This case-based session provided hospitalists with expert opinions and evidence-based approaches to navigate challenges when managing acute pain in the inpatient setting. Opioid prescription management can be especially problematic for hospitalists when caring for patients with chronic pain on long-term opiate therapy (LTOT) and those with opioid use disorder (OUD).
Managing acute pain of the opiate-naïve patient in the inpatient setting
There are multiple options in the hospitalist’s toolbox when managing acute pain in the inpatient setting. These include non-pharmacologic treatments and non-opioid and opioid pain medications (OPM). The first part of the session highlighted indications and tips for the use of the abovementioned treatments, followed by communication and discharge-planning tips for hospitalists using OPM to treat acute pain.
In pain medicine, efficacy is described as a 50% improvement in pain over that of a placebo. Nonsteroidal anti-inflammatory agents (NSAIDs) are effective analgesics, with a relatively low number needed to treat, especially when used in conjunction with acetaminophen (1.5). Oral (PO) acetaminophen alone is not as effective (number needed to treat of 5). NSAIDs are effective for most pain, including musculoskeletal, procedural, migraine headaches, and cancer pain. There is low-quality evidence of analgesic effect for aspirin 500 mg or oxycodone 5 mg.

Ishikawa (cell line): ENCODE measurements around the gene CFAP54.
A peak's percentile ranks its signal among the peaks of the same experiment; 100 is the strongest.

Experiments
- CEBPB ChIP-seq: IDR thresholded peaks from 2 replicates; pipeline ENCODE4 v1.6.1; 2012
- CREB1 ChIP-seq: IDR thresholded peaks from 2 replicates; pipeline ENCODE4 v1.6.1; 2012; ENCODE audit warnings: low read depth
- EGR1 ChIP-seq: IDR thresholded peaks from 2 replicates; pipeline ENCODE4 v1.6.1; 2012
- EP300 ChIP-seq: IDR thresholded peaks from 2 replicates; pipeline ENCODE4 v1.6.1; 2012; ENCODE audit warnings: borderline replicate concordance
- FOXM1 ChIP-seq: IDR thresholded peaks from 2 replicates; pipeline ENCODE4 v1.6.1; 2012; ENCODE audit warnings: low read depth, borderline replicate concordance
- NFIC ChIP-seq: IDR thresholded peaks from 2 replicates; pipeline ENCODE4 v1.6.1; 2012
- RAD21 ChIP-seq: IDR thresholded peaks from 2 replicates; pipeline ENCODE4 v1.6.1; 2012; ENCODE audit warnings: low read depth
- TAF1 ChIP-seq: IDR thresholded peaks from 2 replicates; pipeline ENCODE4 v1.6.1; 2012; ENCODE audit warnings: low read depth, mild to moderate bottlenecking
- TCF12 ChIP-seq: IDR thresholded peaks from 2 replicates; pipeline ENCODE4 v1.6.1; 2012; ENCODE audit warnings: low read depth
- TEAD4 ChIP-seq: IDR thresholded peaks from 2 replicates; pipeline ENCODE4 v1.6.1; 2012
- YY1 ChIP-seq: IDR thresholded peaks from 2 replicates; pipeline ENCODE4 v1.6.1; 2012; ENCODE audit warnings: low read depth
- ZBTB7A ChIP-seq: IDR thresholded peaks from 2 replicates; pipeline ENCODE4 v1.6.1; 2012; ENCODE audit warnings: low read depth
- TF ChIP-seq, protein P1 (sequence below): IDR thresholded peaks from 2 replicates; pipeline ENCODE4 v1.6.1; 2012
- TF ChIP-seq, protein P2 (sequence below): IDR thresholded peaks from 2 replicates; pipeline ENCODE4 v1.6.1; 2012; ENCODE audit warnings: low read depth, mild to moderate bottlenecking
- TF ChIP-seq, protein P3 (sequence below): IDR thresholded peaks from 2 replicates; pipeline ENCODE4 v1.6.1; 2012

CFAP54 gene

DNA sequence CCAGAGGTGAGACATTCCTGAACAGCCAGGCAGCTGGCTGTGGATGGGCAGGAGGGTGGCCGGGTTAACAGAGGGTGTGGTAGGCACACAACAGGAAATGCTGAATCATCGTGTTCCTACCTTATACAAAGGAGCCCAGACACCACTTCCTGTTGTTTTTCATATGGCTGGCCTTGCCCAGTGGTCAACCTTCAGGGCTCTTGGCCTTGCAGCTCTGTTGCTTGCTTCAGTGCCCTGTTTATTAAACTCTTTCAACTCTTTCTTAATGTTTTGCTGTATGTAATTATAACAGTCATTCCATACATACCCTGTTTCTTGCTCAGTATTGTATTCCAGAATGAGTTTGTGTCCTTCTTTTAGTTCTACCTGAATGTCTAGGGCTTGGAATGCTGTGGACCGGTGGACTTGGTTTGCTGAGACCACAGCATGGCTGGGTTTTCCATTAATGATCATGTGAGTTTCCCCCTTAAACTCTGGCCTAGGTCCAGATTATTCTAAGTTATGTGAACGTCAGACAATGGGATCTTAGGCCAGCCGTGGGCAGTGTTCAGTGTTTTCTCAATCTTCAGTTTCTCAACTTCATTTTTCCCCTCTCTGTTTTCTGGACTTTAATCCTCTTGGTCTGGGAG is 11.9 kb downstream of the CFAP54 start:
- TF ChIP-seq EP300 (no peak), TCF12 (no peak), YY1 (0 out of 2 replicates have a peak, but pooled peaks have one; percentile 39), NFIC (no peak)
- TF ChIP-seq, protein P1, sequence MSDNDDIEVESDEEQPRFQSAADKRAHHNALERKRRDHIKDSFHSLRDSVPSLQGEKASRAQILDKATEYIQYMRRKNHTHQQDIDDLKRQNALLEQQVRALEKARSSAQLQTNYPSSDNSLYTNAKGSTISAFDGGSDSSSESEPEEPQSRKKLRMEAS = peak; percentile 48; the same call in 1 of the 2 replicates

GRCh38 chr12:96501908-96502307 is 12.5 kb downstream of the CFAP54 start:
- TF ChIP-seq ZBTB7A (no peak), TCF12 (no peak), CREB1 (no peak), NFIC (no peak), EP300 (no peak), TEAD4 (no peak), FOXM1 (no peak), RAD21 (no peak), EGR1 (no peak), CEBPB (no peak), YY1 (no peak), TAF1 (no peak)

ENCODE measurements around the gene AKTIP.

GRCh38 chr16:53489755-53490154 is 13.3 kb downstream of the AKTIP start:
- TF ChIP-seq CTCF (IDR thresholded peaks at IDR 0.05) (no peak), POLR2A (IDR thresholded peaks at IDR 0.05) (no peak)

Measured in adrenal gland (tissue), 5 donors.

Hospitalists must exercise caution when using NSAIDs in patients with peptic ulcer disease, cardiovascular disease, or kidney dysfunction. All NSAIDs pose a risk of cardiovascular thrombotic events; risk tends to be dose-dependent and increases with duration of use. Risk factors for gastrointestinal toxicity with NSAID use include a history of uncomplicated ulcers, high-dose NSAIDs, and concurrent use of aspirin (including low doses), glucocorticoids, or anticoagulants. NSAIDs should be avoided in patients with volume depletion, nephrotic syndrome, heart failure, cirrhosis, and hypercalcemia. However, low-dose NSAIDs are safe to use in patients with creatinine clearance values up to 30.
There has been a dramatic increase in the percentage of gabapentin prescriptions in the last several years. However, it is effective only in a handful of circumstances including post-herpetic neuralgia (a labeled use) and diabetic neuropathy. Studies have also shown efficacy in fibromyalgia and chemotherapy-related neuropathy. Topical agents (e.g., lidocaine, NSAIDs) are other components in the hospitalist’s pain management toolbox. Lastly, intravenous (IV) ketamine in sub-anesthetic doses is increasingly used as an analgesic and is particularly effective in patients undergoing significant surgery with opioid tolerance or dependence.
With OPM use in inpatient settings, communication is key. Hospitalists are urged to discuss the risks and benefits of OPM with their patients, as well as safe tapering and discharge plans as early as hospital days one to two. Experts recommend transitioning from IV to PO opioids as soon as possible in the inpatient setting. Caution should be maintained when discharging patients on opioids; pain should be stable for 24 hours on the discharge pain-management plan, and a three-to-five-day OPM taper is ideal for acute non-operative pain.
Managing acute pain of the patient on LTOT or with OUD